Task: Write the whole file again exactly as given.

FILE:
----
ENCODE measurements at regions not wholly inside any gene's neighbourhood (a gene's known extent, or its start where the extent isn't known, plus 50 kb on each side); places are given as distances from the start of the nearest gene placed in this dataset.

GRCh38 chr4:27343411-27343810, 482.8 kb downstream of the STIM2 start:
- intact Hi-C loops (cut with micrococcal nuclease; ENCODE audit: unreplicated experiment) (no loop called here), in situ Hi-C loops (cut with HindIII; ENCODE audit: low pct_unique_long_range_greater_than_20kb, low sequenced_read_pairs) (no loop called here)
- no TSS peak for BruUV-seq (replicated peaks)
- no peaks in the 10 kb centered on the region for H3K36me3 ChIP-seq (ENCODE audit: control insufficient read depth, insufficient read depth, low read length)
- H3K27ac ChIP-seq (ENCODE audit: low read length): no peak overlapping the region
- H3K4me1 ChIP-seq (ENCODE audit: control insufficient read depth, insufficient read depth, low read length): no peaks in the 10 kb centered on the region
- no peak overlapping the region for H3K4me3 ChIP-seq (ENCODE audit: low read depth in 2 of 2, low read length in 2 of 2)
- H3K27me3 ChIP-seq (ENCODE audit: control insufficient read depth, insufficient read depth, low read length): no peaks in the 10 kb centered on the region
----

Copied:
ENCODE measurements at regions not wholly inside any gene's neighbourhood (a gene's known extent, or its start where the extent isn't known, plus 50 kb on each side); places are given as distances from the start of the nearest gene placed in this dataset.

GRCh38 chr4:27343411-27343810, 482.8 kb downstream of the STIM2 start:
- intact Hi-C loops (cut with micrococcal nuclease; ENCODE audit: unreplicated experiment) (no loop called here), in situ Hi-C loops (cut with HindIII; ENCODE audit: low pct_unique_long_range_greater_than_20kb, low sequenced_read_pairs) (no loop called here)
- no TSS peak for BruUV-seq (replicated peaks)
- no peaks in the 10 kb centered on the region for H3K36me3 ChIP-seq (ENCODE audit: control insufficient read depth, insufficient read depth, low read length)
- H3K27ac ChIP-seq (ENCODE audit: low read length): no peak overlapping the region
- H3K4me1 ChIP-seq (ENCODE audit: control insufficient read depth, insufficient read depth, low read length): no peaks in the 10 kb centered on the region
- no peak overlapping the region for H3K4me3 ChIP-seq (ENCODE audit: low read depth in 2 of 2, low read length in 2 of 2)
- H3K27me3 ChIP-seq (ENCODE audit: control insufficient read depth, insufficient read depth, low read length): no peaks in the 10 kb centered on the region